ROME - Women consecrated in religious life and engaged in apostolic work must realize their vocation is about being prophetic witnesses of God's love, superiors general from around the world were told. They should not see their mission as one of building and maintaining great institutions, speakers told almost 900 superiors of religious orders at the assembly of the International Union of Superiors General.
TORONTO - The inspiration and wisdom of L'Arche founder Jean Vanier teaches us not only how to become more human, but also how to be people of faith in a world wary of religion, says author and academic Michael Higgins. Higgins describes his 110-page biography as a brief introduction to the life of one of the last century's most influential writers and thinkers, and "a spiritual mentor to millions irrespective of religion." Higgins spoke to about 100 people present for the Toronto launch of his new biography of the founder of the L'Arche movement.
If we don't go out as witnesses of Jesus and tell stories about our experiences with him, then our faith will become extinct. So says Father Joseph Salihu, a Nigerian priest currently serving in Spruce Grove. Salihu said God works in our lives, and "We need to be aware of what he is doing and give glory to him when he does it." Salihu, associate pastor at Holy Trinity Parish, was the speaker at the charismatic prayer breakfast at the Chateau Louis Conference Centre May 14. Members of a prayer group at Holy Trinity accompanied him to the breakfast.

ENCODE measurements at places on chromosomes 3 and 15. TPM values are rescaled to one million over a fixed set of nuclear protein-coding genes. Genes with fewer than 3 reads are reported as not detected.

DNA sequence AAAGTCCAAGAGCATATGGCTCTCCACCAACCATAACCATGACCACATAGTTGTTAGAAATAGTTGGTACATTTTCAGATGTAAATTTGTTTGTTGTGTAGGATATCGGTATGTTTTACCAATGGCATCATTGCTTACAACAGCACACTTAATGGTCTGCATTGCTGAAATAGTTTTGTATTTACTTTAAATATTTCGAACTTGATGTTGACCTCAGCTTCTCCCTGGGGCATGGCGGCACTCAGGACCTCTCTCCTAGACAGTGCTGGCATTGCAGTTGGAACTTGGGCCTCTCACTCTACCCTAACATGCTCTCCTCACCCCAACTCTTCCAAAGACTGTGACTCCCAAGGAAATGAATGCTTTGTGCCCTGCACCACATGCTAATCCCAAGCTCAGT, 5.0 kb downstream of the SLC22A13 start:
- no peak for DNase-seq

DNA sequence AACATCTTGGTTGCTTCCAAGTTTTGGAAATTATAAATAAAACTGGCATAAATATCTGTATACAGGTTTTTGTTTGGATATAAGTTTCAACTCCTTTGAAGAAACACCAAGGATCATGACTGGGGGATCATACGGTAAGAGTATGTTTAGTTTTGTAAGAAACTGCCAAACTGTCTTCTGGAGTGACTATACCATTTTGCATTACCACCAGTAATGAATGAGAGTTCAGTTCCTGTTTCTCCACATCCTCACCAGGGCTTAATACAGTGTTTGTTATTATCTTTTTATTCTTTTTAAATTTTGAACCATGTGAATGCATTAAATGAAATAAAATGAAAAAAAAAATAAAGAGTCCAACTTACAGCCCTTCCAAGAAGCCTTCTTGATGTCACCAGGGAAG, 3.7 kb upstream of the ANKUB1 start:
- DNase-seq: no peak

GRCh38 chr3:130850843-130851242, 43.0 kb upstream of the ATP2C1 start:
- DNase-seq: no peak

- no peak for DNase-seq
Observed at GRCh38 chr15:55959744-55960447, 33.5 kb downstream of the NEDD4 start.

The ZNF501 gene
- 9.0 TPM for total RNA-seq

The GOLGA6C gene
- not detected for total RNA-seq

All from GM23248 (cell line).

Commentary on the Catholic Church in online media is suffering from "character assassination" by those who believe themselves to be "the clean, the perfect and the saved," says Basilian Father Thomas Rosica. In a May 11 talk in Brooklyn, N.Y., the founder of Canada's Salt and Light TV Network said the work of the Catholic media is to build bridges that encourage encounter and inclusion. Rosica pointed out that Catholic media will be held to accountability and responsibility for creating communion and engaging in a dialogue that is fueled by mercy and understanding.
With physician-assisted suicide becoming a reality, there is renewed urgency for expanding palliative care, which is currently available to only one in three Canadians. But palliative care is surrounded by misconceptions, says a Winnipeg palliative care doctor. Some people believe it actually hastens death; others think it is only for the very old or cancer sufferers. Others believe palliative care means nothing more can be done. "There is always something we can do" to bring comfort to the dying, said Dr. Chantale Demers.
OTTAWA - Constitutional lawyers opposed to euthanasia and assisted suicide are divided on whether passing Bill C-14 without further amendments is preferable to no bill at all. Euthanasia Prevention Coalition's legal counsel Hugh Scher said it is important to have a bill that addresses the Supreme Court of Canada's Carter decision with "comprehensive safeguards to protect vulnerable people from the risk of abuse. "The existing bill does not do that," he said.